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zo tsali cu lojbo cmene zoi ny. Arnt Richard Johansen .ny.


I don't know why he calls himself "tsali" --John Cowan
OK; here is the story of how I chose my name.
Basically, it is because I found my name too hard to Lojbanize. The native pronunciation of my name (in AMPA) is ['A:n`t` 'r\ikAd` ju'hAnsn,_]. Both the lojbanization according to pronunciation (.ant. rikad. .iu'ansn) and the lojbanization according to orthography (.arnt. rikard. .iuxansn) are unacceptable to me.
Therefore I decided to translate my name, and turned to a naming dictionary to find out what my name originally meant. Apparently, "Arnt" means "eagle", and "Richard" means powerful. To my dismay, there is no shorter word for "eagle" in Lojban than cpirAKuila. So I decided to stick with my second first name, and named myself tsali. --mi'e tsali
isn't vlipa closer to "powerful" than tsali? --Jay
Possibly. In fact, now that you mention it, I'm not entirely sure the dictionary said "powerful" or "strong".
I always thought of {vlipa} as something like "good at something". "mi vlipa tu'a la lojban .i ku'i mi na'e vlipa le nu cpare" But in any case, it's too late to do anything about it now. --mi'e tsali

My opinion on cultural gismu/lujvo vs. cultural fu'ivla:

I disagree with the notion that the creation of cultural gismu gives certain cultures (those with their own gismu) an advantage over others (without cultural gismu) in Lojban usage. This hinges on the assumption that gismu space is special, and that selbri that were created as gismu are somwhat more important than other words. I don't think this was ever the intention of the gismu list. If the word form of cultural gismu does matter, it must be because of Zipfean shortness. But I don't see the fact that some cultural words are longer than others as a threat to Lojban's cultural neutrality. If they were, surely there would have to be other much worse abominations in the gismu list, as it, too, was created without any form of semantic theory. Those are probably much more difficult to find, as they are hidden to us because of Sapir-Whorfean assumptions, but nevertheless, cultural gismu get attacked because they are easy to spot. I dislike people creating fu'ivla such as "steito", or even wresting "glicybau" out of lujvo-space with such non-words as "gli'icybau", in a misguided attempt to put all cultures on an equal footing. In short, I don't consider this matter important enough to warrant neither a baseline change or making communication in Lojban more difficult and prone to misunderstandings.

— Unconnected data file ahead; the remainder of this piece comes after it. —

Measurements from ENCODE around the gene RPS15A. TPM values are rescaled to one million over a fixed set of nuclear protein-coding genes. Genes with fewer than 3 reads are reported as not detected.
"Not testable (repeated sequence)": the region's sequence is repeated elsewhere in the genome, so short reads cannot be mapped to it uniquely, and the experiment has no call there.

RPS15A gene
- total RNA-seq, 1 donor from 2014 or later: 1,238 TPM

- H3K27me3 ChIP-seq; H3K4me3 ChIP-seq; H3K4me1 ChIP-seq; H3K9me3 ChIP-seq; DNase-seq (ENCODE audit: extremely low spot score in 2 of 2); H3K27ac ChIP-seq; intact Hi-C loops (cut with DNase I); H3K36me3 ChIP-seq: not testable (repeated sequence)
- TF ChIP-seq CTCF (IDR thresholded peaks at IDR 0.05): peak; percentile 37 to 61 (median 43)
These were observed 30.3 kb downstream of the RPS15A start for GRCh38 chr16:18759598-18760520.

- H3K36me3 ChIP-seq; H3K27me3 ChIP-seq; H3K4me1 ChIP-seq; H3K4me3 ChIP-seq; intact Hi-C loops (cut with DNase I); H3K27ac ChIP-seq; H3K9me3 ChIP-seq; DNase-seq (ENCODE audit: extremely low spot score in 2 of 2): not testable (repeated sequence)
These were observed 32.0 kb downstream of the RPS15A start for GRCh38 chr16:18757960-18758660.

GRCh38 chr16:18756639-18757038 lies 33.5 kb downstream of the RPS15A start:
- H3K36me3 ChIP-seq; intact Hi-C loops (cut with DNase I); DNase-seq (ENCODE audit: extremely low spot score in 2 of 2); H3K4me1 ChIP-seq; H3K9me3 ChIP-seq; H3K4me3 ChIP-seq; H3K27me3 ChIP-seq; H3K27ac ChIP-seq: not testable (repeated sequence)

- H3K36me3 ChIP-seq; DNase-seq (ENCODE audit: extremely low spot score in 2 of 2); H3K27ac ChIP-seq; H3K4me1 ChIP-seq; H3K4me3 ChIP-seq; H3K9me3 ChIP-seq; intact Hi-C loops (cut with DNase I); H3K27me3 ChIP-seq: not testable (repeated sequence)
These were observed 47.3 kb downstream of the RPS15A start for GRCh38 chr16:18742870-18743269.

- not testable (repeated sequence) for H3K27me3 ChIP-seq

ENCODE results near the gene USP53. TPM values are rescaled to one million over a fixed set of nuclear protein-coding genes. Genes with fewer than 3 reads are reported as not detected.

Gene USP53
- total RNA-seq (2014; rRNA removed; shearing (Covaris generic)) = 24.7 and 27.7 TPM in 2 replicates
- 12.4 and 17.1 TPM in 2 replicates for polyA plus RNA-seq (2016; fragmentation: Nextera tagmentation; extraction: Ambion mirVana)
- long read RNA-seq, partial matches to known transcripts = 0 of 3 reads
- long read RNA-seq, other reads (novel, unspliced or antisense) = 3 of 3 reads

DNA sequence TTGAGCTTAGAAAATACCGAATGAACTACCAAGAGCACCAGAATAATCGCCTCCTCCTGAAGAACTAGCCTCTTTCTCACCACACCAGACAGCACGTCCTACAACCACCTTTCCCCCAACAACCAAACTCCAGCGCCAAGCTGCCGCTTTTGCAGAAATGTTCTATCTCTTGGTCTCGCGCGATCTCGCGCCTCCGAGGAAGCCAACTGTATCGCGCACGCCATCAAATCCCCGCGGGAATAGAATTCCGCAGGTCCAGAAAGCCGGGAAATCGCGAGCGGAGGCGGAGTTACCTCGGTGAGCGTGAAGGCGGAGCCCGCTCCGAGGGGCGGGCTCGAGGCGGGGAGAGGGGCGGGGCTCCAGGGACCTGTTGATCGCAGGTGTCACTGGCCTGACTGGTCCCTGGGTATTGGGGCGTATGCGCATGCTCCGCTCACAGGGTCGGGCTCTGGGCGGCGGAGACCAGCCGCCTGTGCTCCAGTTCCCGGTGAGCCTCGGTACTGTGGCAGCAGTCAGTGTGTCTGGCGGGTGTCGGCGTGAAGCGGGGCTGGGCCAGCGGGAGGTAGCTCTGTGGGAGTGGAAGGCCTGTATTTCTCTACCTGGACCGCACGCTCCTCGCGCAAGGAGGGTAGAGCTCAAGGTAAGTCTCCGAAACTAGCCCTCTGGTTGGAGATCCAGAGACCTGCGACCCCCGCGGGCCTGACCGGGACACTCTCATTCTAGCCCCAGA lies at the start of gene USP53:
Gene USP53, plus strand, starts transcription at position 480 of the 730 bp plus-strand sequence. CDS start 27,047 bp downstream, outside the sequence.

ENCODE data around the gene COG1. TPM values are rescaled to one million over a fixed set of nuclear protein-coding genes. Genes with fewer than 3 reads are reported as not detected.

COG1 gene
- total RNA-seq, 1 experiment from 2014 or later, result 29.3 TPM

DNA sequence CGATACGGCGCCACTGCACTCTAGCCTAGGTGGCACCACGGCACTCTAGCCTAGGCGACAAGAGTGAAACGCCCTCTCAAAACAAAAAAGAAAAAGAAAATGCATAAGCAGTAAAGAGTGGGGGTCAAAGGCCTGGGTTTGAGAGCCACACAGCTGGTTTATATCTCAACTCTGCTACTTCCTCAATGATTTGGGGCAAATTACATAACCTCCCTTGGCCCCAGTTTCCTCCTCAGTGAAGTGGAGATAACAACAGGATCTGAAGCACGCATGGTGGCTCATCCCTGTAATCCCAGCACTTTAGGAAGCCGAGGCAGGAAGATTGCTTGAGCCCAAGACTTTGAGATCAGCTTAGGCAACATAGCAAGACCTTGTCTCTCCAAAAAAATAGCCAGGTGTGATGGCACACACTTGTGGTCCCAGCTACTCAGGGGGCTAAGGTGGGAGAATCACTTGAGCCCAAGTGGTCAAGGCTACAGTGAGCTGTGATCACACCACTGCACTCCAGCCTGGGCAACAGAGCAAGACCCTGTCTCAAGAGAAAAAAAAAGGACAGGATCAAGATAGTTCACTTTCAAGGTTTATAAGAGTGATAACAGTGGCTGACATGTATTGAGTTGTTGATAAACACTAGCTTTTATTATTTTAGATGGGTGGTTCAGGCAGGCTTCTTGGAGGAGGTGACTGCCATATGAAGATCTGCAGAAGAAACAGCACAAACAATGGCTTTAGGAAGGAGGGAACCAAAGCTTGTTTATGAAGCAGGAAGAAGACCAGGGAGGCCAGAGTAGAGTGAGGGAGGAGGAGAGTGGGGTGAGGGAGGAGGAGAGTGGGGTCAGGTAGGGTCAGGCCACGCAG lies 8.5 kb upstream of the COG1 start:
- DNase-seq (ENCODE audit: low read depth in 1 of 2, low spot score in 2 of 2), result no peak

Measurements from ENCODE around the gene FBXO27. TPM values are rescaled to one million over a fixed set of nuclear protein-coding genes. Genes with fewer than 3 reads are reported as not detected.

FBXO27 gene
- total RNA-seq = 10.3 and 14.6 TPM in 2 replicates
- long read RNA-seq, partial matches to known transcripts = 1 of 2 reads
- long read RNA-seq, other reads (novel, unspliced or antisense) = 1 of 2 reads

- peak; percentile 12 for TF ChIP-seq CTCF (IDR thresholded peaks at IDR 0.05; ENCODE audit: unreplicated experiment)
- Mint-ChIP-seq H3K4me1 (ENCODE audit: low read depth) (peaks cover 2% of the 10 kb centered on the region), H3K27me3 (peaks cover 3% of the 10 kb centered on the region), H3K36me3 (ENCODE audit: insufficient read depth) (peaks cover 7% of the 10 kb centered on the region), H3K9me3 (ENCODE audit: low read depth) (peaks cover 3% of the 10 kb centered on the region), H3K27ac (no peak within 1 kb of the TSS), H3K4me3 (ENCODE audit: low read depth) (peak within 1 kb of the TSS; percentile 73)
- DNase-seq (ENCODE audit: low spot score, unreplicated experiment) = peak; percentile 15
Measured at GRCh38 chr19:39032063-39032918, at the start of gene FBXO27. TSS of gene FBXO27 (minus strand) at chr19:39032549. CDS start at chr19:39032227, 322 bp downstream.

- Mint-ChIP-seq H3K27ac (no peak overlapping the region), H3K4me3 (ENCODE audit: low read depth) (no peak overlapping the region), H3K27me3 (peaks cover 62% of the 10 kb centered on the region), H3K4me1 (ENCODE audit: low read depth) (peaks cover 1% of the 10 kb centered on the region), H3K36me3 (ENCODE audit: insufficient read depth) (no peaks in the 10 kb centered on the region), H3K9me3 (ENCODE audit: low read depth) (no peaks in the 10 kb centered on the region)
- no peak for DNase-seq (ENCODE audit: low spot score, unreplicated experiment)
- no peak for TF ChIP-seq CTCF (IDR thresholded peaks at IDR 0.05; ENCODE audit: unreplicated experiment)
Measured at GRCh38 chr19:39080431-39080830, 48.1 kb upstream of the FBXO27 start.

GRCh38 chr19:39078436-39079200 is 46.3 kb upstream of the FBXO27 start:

Who is removing "glicybau" from lujvo space? Not I. And I'm the one who made gli'icybau, which you're so worked up about. I just want cultural fu'ivla to be valid, I'm not trying to say that cultural gismu ought not be valid. (As that would compromise the baseline!) --Jay
Also, what is the cultural brivla for Norwegian? How are you going to make lujvo with it? (Now now, you can't say "norgo", as that is a non-word.) In the end, we're going to be using cultural fu'ivla/rafsi for most of the world's cultures. I just want things symmetric. --Jay
I believe the cultural brivla for Norwegian to be "bangrnorge", "kulnrnorge" or "prenrnorge". In the rare event that it is needed in a fu'ivla, "zei" is more than sufficient. --tsali

Other stuff

Tsali is also Cherokee who became legendary as well as recreation area in North Carolina.